Times are tough.
President Barack Obama, concerned about the discrimination faced by the long-term unemployed, decided to call on the nation's corporate leaders to change the way they hire workers.
The press event, which had several corporate chief executives from different business sectors, such as eBay and Boeing, told reporters that 21 of the nation's 50 largest companies agreed to participate in the initiative, according to the New York Times. That includes Silicon Valley's Apple.
“Folks who’ve been unemployed the longest often have the toughest time getting back to work,” Obama said at the event. “Just because you’ve been out of work for a while does not mean that you are not a hard worker. It just means you had bad luck or you were in the wrong industry or you lived in a region of the country that’s catching up a little slower than others in the recovery.”
Instead, employers need to realize being out of work isn't about ability but circumstance. "They’ve been dealing with the aftermath of this really tough job market and all they need is a fair shot," he said.
Obama was introduced at the event by a formerly jobless and homeless veteran who took part in an apprenticeship program with PG&E. “The work PG&E provided to me restored purpose to my life and gave me a sense of direction once again,” Varela said. “And I am glad that PG&E is expanding the PowerPathway program to address long-term unemployed and for signing on the president’s initiative.”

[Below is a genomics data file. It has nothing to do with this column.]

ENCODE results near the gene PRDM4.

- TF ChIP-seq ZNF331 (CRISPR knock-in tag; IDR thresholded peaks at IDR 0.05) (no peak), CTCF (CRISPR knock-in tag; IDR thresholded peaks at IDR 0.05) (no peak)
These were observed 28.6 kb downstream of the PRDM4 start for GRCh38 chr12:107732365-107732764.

The administration is giving a $150 million grant to businesses looking to create programs or partnerships to train or place the long-term unemployed workers.
Nearly four million Americans are considered long-term unemployed and studies show that companies tend to be more skeptical of applicants who have long-term unemployment gaps, according to the Times. A Northeastern University study showed that out few people out of work for six months or more received responses. In another study, only 4 percent of those unemployed for eight months were called for interviews.
“There is a negative cycle in long-term unemployment, and that negative cycle comes from the fact that people who stay unemployed for six months or longer face significant disadvantages in the labor market simply on the basis of their status of being long-term unemployed,” Gene B. Sperling, the president’s national economics adviser, said.
Sperling and the White House began figuring out Best Practices
to persuade employers to get out of the mindset and change how they screen applicants. Obama also directed the federal government to follow the same guidelines.
Appealing to employers directly helps publicize the plight of the long-term unemployed, and jobs at top companies -- including the tech giant Apple, shouldn't be out of reach for anyone.